Might the Dollar Finally Be Embarking on a Substantial Uptrend?

August 6, 2014

For some time now, the potential for significant dollar appreciation against other advanced country currencies has been widely apparent based on divergent monetary policies and the greater economic vulnerability of Europe and Japan to a geopolitical landscape that’s deteriorating by the the week. 

If the dollar is has begun a big move, these remain early days in the move.  The unofficial summer season for currency trading, which lies between the U.S. Memorial Day and Labor Day holidays, is now 76.5% completed.  Since the Friday close before Memorial Day, net dollar gains amount to 1.9% against the euro, 1.4% versus the Swiss franc, 1.2% relative to the Australian dollar and 0.9% vis-a-vis the kiwi.  Not only are these changes comparatively contained, dollar strength has not yet materialized against some notable exceptions.  The U.S. currency has rose only 0.6% against the Canadian dollar and 0.1% versus the yen, and it has weakened 1.2% relative to the Chinese yuan and 0.1% against sterling.  A better argument can be made about the euro being weak than the dollar being strong.

Elements continue to be present that one ordinarily would associate with periods of dollar vulnerability.  It’s a matter of common sense and corroborated by historical fact that the dollar performs better at times when confidence in White House leadership is abundant.  The first multi-year example of dollar appreciation in the floating exchange rate era happened during the early 1980s when President Reagan inspired a rebirth of confidence in America’s military, and the only other example came in the later 1990s when President Clinton delivered peace and prosperity.  Confidence in Federal Reserve policy also influences the dollar.  Paul Volcker reversed the relentless tide of inflation in the early 1980s, and Alan Greenspan’s perceived sixth sense for doing the right thing to keep the economy rolling forward with steady and strong growth, low inflation and well-performing financial markets earned him the affectionate epithet of maestro in the latter 1990s.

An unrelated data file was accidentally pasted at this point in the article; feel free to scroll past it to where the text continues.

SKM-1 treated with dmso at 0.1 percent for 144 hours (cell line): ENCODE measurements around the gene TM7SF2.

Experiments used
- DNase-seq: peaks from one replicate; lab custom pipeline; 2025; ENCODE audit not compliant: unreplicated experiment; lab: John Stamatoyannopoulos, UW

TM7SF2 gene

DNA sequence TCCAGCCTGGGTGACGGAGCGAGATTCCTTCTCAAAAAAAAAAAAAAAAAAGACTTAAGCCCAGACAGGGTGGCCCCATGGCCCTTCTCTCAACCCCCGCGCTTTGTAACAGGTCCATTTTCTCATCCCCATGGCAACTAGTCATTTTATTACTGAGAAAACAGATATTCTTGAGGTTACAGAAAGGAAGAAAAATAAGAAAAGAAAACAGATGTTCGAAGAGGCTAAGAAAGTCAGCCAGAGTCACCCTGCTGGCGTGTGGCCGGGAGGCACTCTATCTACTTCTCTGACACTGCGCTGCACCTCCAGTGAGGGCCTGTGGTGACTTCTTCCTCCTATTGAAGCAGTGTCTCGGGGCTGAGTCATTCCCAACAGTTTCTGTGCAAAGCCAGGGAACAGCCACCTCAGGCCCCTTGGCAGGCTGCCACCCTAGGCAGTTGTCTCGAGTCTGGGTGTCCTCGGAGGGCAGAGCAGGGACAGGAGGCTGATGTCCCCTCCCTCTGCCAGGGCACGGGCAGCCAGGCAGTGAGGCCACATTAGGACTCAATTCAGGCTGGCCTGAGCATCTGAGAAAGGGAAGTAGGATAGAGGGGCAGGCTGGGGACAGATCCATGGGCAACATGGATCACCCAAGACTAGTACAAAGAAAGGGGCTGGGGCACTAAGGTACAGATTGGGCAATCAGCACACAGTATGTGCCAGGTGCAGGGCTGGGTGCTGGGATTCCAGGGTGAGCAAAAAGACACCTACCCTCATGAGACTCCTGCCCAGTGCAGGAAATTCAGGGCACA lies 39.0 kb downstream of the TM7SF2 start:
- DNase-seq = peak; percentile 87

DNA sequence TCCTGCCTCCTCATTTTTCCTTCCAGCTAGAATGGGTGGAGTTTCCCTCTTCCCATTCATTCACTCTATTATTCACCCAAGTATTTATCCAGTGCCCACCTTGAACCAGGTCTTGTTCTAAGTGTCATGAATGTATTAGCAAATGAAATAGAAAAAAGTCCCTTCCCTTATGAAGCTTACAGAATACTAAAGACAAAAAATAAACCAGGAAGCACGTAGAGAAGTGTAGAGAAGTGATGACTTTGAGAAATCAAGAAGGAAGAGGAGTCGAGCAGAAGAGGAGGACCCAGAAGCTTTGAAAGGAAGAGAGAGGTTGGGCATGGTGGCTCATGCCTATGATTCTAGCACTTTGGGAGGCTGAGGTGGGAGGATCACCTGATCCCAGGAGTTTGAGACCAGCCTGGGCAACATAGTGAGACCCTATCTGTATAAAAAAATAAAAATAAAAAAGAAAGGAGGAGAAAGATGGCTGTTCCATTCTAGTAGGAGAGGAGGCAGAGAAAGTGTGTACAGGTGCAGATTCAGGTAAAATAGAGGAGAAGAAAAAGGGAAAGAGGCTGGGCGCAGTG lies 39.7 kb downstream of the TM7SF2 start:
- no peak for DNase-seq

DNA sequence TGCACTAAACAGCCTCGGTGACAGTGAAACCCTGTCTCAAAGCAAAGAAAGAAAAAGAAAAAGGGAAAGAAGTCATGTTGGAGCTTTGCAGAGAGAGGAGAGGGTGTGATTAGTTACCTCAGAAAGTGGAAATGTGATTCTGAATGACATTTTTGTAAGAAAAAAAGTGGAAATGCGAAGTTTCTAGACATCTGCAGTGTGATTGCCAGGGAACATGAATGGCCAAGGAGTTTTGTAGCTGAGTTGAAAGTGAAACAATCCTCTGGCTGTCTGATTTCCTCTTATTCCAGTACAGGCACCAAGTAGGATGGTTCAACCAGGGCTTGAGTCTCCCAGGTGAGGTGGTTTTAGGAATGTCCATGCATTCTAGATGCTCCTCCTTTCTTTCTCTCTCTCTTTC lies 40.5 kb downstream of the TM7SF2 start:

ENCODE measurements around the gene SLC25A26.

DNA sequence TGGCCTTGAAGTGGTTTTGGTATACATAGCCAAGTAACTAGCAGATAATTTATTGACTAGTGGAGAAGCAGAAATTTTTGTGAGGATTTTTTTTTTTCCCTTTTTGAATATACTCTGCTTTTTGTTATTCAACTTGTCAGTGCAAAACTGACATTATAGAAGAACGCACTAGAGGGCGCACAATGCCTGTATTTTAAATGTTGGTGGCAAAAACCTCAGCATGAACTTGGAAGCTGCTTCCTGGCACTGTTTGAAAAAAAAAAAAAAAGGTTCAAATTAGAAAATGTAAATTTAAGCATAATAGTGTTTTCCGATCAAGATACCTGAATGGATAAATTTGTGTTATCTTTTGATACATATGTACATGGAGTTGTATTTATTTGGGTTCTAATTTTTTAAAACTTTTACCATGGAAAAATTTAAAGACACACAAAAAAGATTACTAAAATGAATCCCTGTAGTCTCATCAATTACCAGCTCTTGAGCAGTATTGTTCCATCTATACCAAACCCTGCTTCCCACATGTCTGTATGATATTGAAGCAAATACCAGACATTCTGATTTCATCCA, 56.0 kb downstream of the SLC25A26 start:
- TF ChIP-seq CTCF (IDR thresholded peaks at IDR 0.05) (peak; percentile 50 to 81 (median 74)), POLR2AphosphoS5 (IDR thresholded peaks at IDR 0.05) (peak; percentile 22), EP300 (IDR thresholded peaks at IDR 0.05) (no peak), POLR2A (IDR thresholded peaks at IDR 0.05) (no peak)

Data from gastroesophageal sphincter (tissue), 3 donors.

A cacophony of rather personal scorn is being directed these days against virtually everything done by the leaders at the White House and Federal Reserve, and the criticism is drowning out any voices of support and thanks.  One sees the net impact on sentiment toward President Obama in his slip-sliding approval ratings.  Likewise, the Fed prevented deflation with 20% + unemployment but one only hears about the ballooning central bank balance sheet, a policy that protected bankers and other wealthy citizens at the expense of ordinary people, and a timid exit strategy that opponents claim will return the United States to high inflation.  This is not a backdrop for sustained, broad-based, and extensive dollar gains.

That still doesn’t rule out a temporary breakthrough.  Euroland has experienced two recessions since 2008, and recent data cast doubt on whether its nascent uptrend has a good pair of legs.  Less fruit from Abenomics is now getting picked in Japan.  Germany and Japan have bad demographics.  Geopolitical tensions in Ukraine and the Middle East threaten the economies of Europe and Japan more seriously than the United States.  The U.S. economy also could tolerate weaker-than-assumed Chinese demand much better than most other countries. 

However long it takes the Fed to enact its first interest rate hike, it’s quite apparent that this will happen before either the ECB, Swiss National Bank, Swedish Riksbank or Bank of Japan do likewise.  The dollar will benefit in advance by the Fed being first.   The yang of this ying is that America will become the test case for whether any economy dependent for so long on ultra-easy monetary policy — and without an external growth impulse like the Second World War after the Great Depression — can handle interest rate normalization.  Japan couldn’t when the Bank of Japan tried in 2000.  Fed officials are right to say that tools exist for mopping up excess liquidity.  The big uncertainty is whether any speed that governs that process with prove safe.  Chances for success would be improved if the dollar is not rising sharply when normalization is engineered.

Copyright 2014, Larry Greenberg.  All rights reserved.  No secondary distribution without express permission.

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